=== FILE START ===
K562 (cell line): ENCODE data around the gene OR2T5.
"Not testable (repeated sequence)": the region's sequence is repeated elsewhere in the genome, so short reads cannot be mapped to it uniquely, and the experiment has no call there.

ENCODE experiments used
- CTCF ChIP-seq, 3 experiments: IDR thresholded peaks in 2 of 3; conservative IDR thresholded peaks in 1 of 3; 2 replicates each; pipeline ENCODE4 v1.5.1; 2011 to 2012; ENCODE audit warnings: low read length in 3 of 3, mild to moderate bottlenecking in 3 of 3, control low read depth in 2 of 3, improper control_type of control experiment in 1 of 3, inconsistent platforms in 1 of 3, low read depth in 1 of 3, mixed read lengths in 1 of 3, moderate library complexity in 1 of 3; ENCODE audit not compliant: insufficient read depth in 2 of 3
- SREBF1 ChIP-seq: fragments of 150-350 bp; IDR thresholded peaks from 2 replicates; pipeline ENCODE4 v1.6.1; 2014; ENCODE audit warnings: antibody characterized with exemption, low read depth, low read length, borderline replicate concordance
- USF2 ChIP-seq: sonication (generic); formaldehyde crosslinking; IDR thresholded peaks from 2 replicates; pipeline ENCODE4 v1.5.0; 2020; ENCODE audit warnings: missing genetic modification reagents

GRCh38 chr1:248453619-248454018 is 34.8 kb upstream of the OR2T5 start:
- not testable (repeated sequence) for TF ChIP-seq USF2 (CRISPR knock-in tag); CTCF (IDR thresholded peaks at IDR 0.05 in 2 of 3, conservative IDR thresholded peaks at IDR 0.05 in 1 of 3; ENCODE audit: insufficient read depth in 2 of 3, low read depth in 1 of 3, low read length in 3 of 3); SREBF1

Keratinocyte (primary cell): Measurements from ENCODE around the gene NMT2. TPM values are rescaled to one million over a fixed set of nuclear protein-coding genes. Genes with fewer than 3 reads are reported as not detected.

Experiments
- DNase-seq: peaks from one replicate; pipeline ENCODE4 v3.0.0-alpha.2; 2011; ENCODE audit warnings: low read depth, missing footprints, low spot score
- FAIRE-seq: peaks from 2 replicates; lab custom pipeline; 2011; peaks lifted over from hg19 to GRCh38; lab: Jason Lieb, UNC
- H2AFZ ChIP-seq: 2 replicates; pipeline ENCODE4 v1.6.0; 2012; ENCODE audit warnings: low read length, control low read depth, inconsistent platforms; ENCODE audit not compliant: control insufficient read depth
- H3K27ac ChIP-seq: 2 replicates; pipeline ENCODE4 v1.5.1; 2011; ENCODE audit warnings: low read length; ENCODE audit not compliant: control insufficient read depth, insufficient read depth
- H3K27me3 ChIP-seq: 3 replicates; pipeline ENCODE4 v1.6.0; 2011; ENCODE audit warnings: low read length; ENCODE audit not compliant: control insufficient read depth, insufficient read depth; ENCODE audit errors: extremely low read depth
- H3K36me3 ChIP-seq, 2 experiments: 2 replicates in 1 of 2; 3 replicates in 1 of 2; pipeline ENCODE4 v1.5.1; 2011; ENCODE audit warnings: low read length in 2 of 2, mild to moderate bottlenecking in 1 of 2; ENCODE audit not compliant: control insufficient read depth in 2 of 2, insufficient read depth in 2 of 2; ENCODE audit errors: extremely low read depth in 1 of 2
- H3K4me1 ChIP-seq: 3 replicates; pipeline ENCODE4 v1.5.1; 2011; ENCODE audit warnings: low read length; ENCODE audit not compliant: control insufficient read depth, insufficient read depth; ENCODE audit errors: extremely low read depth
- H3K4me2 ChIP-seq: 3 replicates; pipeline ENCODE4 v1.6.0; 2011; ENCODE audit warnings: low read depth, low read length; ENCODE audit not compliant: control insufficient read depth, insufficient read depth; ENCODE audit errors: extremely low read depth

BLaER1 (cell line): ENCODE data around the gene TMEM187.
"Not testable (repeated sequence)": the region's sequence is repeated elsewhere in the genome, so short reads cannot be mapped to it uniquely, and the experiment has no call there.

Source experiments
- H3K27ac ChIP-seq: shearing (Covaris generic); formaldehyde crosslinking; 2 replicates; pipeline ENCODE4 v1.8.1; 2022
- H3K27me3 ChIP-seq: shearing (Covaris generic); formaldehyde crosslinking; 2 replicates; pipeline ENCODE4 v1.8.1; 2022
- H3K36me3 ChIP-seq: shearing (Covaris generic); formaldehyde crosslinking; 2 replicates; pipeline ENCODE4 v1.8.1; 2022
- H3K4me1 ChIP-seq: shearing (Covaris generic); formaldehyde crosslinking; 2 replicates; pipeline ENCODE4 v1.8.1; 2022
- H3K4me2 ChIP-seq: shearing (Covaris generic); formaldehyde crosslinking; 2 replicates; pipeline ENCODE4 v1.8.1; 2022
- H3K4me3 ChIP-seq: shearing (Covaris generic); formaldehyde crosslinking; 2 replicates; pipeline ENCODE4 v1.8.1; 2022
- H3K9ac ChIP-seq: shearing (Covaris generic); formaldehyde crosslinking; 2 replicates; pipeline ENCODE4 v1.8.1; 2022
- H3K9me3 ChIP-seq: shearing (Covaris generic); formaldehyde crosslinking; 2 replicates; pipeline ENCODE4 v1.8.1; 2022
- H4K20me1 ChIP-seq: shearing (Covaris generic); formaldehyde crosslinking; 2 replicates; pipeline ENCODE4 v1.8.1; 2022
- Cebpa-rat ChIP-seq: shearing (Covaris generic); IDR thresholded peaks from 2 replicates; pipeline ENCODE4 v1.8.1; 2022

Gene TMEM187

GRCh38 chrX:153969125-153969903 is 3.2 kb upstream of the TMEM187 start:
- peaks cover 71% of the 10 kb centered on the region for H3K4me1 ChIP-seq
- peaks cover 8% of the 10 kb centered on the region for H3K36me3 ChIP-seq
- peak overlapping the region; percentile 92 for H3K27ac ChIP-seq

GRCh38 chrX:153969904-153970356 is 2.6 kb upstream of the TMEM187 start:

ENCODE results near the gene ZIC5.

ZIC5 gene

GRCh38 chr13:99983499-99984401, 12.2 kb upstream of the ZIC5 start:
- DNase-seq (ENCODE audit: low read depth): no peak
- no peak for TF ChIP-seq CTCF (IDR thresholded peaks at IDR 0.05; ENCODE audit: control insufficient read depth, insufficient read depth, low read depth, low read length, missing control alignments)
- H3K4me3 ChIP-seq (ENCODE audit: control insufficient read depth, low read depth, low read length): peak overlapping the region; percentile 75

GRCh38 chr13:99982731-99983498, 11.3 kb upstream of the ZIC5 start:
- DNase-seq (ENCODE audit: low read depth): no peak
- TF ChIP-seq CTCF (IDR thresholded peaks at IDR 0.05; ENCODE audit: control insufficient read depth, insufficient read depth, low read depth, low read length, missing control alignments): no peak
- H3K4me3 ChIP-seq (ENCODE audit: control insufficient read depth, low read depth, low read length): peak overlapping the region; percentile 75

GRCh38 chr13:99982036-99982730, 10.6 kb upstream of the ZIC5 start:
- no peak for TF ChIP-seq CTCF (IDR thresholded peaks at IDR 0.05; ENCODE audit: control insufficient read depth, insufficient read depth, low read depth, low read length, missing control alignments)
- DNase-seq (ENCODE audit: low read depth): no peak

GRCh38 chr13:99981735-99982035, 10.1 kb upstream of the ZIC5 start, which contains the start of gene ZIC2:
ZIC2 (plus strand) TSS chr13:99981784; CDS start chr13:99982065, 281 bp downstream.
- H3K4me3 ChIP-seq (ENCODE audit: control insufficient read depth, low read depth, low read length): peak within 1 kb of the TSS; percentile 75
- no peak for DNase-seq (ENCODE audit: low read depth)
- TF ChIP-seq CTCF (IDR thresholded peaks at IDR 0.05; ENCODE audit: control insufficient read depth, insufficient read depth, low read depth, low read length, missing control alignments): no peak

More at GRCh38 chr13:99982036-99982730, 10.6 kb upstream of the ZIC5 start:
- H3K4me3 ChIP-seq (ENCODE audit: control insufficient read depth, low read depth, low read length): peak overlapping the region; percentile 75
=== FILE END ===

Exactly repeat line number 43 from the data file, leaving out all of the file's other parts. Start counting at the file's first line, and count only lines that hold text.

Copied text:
- H3K4me3 ChIP-seq (ENCODE audit: control insufficient read depth, low read depth, low read length): peak overlapping the region; percentile 75